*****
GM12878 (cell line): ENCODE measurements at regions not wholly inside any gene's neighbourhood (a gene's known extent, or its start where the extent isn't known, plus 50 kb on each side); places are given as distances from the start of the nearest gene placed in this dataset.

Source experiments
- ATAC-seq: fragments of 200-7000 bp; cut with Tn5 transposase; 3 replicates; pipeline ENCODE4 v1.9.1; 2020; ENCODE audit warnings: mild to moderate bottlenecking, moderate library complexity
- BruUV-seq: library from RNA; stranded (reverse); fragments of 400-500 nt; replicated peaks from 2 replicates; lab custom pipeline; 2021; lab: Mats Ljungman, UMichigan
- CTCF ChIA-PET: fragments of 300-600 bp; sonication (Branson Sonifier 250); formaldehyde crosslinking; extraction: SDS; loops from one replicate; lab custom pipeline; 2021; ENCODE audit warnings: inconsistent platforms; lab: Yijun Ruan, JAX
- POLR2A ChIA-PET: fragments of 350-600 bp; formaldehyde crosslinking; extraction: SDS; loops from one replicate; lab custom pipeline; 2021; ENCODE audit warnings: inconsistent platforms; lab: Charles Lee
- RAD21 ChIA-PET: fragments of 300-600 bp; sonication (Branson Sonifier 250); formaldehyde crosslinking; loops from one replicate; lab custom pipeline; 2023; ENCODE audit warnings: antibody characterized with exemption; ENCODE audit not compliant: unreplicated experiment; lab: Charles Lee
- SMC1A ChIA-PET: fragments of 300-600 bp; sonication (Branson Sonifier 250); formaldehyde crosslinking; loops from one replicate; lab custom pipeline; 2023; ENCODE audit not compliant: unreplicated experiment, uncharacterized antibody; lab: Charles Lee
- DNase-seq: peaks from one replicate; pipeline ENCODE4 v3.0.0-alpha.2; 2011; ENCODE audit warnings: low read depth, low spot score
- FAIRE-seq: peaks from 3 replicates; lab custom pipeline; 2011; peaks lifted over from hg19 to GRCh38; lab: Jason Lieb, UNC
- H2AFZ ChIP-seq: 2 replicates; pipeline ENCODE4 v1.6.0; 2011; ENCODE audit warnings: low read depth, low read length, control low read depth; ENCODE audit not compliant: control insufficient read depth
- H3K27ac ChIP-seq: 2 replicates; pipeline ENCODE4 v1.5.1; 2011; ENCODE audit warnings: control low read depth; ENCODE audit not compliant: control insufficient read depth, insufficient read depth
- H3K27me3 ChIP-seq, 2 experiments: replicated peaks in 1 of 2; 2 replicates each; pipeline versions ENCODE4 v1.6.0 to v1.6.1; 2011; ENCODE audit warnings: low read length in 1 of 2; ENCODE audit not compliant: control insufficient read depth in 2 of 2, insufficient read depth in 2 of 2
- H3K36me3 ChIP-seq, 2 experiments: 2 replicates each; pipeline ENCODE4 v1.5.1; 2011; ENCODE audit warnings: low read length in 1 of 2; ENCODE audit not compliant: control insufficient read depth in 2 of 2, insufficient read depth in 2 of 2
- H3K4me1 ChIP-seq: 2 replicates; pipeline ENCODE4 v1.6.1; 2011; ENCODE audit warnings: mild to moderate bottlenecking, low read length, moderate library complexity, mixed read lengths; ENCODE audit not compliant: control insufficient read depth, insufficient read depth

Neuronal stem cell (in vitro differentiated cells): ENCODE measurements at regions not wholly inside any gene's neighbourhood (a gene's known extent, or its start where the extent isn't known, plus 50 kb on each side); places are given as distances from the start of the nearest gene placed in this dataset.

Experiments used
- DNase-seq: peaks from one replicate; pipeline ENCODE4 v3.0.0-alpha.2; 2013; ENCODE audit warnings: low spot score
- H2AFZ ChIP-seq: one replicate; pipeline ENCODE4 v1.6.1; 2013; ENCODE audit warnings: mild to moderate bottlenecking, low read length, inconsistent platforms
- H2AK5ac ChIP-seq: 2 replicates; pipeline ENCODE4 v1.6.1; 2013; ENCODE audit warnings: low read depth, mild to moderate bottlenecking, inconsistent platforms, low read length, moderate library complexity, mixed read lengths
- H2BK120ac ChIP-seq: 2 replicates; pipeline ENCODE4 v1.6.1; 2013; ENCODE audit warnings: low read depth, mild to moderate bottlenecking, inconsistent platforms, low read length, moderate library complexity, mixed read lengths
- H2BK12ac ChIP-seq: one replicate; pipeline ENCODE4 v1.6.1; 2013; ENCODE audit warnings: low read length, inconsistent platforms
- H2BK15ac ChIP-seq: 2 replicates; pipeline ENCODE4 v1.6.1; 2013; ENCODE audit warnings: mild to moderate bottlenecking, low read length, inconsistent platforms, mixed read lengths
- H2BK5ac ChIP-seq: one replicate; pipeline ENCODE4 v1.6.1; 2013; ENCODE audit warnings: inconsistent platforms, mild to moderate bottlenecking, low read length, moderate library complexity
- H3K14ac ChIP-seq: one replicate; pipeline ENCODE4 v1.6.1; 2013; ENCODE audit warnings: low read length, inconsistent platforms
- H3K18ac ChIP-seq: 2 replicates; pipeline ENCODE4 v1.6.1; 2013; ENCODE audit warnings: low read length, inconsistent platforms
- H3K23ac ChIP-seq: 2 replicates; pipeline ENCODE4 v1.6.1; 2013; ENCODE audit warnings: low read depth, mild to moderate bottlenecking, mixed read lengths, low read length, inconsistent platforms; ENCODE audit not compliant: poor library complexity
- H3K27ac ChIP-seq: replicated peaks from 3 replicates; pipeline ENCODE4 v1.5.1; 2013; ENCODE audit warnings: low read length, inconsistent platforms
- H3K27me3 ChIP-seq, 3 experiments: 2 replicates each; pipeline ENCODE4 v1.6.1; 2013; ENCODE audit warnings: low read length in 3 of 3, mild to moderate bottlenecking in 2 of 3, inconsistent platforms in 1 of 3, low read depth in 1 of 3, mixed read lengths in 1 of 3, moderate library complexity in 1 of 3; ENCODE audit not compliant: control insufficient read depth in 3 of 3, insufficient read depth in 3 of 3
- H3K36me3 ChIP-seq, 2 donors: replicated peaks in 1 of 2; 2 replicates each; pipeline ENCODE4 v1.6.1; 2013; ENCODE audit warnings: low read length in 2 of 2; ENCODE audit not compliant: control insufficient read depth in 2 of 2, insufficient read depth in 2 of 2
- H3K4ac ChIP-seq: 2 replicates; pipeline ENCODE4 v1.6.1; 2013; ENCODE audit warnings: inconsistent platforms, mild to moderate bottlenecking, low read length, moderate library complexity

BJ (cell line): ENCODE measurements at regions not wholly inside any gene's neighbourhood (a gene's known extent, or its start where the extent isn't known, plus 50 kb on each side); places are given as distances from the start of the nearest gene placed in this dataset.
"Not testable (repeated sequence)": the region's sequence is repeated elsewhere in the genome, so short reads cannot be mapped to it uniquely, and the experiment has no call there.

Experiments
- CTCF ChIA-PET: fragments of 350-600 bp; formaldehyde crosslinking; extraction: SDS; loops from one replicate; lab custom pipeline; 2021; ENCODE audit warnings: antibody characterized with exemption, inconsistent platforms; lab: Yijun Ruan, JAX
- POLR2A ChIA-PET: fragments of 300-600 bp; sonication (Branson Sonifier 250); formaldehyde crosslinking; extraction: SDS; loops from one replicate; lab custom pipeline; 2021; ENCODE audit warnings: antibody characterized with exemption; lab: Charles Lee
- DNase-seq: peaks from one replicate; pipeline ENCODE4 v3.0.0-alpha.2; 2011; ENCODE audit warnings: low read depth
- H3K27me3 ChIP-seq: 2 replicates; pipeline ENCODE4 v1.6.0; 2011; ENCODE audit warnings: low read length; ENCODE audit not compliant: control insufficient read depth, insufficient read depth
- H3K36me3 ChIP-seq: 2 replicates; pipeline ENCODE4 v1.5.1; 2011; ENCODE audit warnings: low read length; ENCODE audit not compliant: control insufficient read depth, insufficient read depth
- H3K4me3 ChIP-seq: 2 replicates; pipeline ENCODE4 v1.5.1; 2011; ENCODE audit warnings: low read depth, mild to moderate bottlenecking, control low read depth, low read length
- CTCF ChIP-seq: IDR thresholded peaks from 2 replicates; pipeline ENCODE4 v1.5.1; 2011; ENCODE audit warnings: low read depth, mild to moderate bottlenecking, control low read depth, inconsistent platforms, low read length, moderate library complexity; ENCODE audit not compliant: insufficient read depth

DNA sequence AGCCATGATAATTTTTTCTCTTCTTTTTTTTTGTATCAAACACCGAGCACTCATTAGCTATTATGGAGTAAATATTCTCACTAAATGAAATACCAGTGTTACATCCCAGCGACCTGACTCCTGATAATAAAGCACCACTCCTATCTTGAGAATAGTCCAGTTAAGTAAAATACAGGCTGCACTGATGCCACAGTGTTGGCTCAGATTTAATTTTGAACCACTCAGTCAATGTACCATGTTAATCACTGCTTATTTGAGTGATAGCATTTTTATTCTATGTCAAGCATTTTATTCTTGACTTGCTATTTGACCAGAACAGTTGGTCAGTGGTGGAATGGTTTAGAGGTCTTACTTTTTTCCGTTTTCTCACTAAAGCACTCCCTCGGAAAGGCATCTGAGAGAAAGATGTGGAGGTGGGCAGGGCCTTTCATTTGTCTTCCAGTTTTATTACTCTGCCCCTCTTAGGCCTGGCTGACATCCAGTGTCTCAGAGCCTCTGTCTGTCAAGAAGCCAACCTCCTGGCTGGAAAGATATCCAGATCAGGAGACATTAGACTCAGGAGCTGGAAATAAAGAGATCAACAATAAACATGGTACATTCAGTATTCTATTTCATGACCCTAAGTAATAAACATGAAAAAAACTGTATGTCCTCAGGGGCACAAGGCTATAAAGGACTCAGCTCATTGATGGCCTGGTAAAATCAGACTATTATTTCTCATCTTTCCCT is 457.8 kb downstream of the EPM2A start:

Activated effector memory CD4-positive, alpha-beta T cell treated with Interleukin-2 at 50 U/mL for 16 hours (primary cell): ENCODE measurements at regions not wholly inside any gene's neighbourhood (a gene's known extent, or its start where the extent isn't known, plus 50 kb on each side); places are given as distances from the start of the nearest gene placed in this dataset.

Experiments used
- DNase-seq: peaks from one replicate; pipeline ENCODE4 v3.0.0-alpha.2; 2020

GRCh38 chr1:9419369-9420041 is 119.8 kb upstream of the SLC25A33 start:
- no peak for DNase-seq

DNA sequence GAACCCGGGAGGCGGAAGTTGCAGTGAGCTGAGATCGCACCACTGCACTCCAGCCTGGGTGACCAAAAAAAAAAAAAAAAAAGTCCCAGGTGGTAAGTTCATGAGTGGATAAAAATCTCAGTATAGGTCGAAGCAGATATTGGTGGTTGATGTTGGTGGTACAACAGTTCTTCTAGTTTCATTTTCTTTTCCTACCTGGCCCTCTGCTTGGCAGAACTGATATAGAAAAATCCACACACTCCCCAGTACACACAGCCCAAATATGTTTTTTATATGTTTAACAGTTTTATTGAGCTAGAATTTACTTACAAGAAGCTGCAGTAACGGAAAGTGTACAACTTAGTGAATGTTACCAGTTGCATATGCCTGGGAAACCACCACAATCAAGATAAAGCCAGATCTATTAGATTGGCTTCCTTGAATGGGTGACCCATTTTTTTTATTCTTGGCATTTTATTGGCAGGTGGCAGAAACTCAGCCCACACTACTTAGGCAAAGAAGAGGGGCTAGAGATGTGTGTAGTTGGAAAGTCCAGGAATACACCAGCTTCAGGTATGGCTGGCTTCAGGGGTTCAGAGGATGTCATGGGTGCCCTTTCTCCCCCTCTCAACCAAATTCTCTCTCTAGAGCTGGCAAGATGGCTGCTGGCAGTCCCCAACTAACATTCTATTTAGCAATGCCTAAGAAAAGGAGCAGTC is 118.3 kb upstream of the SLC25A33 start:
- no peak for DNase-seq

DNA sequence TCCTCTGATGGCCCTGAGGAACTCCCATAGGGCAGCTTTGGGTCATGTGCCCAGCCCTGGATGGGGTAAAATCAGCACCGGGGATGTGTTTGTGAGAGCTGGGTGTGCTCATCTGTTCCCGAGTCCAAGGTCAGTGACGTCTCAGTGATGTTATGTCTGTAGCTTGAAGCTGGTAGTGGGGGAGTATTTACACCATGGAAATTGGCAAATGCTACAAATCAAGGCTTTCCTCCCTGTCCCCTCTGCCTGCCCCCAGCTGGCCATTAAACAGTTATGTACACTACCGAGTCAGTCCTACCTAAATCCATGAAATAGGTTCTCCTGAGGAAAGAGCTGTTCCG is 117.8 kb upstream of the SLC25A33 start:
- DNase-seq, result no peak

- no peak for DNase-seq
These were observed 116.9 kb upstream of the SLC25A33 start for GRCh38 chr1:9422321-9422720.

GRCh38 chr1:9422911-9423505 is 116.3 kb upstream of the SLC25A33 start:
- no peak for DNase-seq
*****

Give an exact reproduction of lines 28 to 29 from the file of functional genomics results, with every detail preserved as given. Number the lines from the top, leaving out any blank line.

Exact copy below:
- H3K27ac ChIP-seq: replicated peaks from 3 replicates; pipeline ENCODE4 v1.5.1; 2013; ENCODE audit warnings: low read length, inconsistent platforms
- H3K27me3 ChIP-seq, 3 experiments: 2 replicates each; pipeline ENCODE4 v1.6.1; 2013; ENCODE audit warnings: low read length in 3 of 3, mild to moderate bottlenecking in 2 of 3, inconsistent platforms in 1 of 3, low read depth in 1 of 3, mixed read lengths in 1 of 3, moderate library complexity in 1 of 3; ENCODE audit not compliant: control insufficient read depth in 3 of 3, insufficient read depth in 3 of 3